Segregated Swimming Pools
Yesterday was the first official day of Spring. For many of us spring means busting out bathing suits and hitting the pool. If you’re like my family, with the arrival of the first signs of warm weather and the promise of long summer days spent in the humid sun we sign the kids up for swimming lessons. As a child I fondly remember the breezy northern California summer heat waves where I honed my freestyle strokes and the bobbing rhythm of the breast stroke. Nothing else welcomes summer better than achieving suction on your eyeballs from steamy goggles or preparing to bounce along the lane line bumpers attempting the backstroke for the first time. Coconut SPF 30 is an alluring aromatic reminder of the waves gently lapping against the side of the public pool.
If you’re white.
White Americans are twice as likely to know how to swim as black Americans… The consequences of this can be deadly: according to the Centers for Disease Control and Prevention, black children aged five to 14 are three times more likely to die from unintentional drowning than their white counterparts. (The Guardian)
Swimming lessons were an expectation in my childhood home. Learning to swim was a rite of passage emphasizing the future of summer adventure more so than aquatic safety. Finding comfort in salty, fresh, or chlorinated water was assumed in my early years. Why wouldn’t it be? Isn’t that how it is for everyone? Looking back on my swimming lessons in the Washington High School pool I see how white the water was. I never gave it a second thought that, in such a diverse context, the vast majority of sunburning students were white.
Pools are bulwarks of segregation.
Swimming pools have long been contested spaces where Americans express social prejudices that otherwise remain publicly unspoken. Unspoken social prejudice is just as loud as vocalized racism and south Chattanooga is no exception to this embarrassing reality. The pool at the local rec center that BCC calls home offers swimming lessons at an incredibly affordable price. Subsidized by the city it is an opportunity provided to hopefully shift the to the middle regarding aquatic equity. Ironically, there is little diversity in its heated waters. The same lines that divide the lanes continue to divide the neighborhoods.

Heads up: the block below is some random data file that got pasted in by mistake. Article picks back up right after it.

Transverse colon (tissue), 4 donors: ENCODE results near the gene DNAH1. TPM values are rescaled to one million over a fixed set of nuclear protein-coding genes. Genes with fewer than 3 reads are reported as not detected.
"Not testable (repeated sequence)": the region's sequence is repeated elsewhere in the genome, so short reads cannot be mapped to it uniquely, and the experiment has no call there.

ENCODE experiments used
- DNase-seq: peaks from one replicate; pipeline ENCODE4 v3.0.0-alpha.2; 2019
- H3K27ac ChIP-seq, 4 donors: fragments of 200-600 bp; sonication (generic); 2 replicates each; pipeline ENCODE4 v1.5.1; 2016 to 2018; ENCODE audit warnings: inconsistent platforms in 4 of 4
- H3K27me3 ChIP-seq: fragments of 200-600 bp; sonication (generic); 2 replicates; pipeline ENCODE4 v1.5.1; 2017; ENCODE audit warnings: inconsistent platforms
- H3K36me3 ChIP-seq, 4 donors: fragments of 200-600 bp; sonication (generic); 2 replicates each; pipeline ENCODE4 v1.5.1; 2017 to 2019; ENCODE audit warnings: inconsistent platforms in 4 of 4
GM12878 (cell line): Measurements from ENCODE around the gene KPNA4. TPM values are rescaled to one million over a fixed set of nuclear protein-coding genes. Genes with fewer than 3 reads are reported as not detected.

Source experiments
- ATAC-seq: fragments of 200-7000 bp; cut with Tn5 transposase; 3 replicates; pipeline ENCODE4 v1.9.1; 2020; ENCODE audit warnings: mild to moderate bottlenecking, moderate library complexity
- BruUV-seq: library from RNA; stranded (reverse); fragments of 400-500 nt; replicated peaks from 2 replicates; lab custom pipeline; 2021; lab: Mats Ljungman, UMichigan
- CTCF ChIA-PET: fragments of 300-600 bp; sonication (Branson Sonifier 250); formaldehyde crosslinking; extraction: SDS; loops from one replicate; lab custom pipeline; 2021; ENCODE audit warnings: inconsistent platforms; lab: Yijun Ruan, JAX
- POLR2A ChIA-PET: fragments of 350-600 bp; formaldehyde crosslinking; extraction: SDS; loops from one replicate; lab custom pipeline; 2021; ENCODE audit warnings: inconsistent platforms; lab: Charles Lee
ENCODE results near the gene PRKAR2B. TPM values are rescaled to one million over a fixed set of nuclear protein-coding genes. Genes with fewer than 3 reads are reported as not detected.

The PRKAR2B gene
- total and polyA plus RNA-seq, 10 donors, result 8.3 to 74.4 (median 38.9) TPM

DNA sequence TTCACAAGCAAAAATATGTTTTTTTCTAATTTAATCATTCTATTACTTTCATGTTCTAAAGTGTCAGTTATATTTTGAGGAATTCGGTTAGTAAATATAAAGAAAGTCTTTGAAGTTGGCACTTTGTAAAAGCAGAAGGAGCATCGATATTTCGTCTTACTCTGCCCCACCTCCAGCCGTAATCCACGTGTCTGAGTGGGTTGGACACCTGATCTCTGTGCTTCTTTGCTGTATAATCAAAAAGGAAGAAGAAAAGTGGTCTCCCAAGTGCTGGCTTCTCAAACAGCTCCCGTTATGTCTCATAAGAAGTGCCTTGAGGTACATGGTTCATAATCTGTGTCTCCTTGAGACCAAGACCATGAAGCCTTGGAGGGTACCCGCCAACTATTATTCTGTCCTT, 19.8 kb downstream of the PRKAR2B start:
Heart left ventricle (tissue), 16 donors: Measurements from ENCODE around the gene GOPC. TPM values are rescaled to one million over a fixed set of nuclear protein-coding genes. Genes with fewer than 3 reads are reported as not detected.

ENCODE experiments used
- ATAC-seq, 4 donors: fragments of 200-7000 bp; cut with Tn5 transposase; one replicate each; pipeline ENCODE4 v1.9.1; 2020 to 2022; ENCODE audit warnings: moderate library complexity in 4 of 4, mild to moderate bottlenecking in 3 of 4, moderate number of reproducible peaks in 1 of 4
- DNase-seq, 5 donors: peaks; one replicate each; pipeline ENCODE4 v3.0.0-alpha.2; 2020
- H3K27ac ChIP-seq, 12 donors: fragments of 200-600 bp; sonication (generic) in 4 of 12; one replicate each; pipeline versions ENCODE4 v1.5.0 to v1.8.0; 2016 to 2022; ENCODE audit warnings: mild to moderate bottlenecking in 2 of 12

Throughout the year at the South Chattanooga Youth & Family Development Center the programming, facility use, and event attendance is primarily black. Residents from Alton Park make good use of the remarkable facilities at the center. As someone who spends most of my time at the center I can corroborate that it is completely underutilized by white families from the adjacent, gentrified neighborhood of St. Elmo. Except for spring time swimming lessons. When swimming lessons open for registration it’s like a late spring snow flurry - white families descending upon the front desk blanketing the counter with registration forms and checks.
"Where did all these caucasians come from?" I asked myself the first time I experienced spring in south Chatt. The universal response I received from staff and community members alike reinforced my surprise, “They only use the pool.” These neighbors don’t have to fly confederate flags or call people n****** to expose the segregation that exists. These white families don’t have to vocalize their discomfort in sharing space with black neighbors for the reality of their unspoken social prejudice to exist. It’s there. It’s real. It’s shameful.
Why do swimming pools bring out the worst in people?
Part of the answer has to do with the uniqueness of swimming pools as physical spaces. They are visually and socially intimate. Swimmers gaze upon one another’s nearly naked bodies, lie in the sun next to one another, navigate through crowded water and flirt. This type of contact and interaction piques social anxieties and exposes the lack of trust and understanding between people of different social classes.
For these reasons, swimming pools serve as useful barometers of social relations. If we as a nation want to know how we relate to one another across social lines, how we structure our communities socially, and how we think about people who are socially different from ourselves, just look at our swimming pools. The answer will be obvious. (The Washington Post)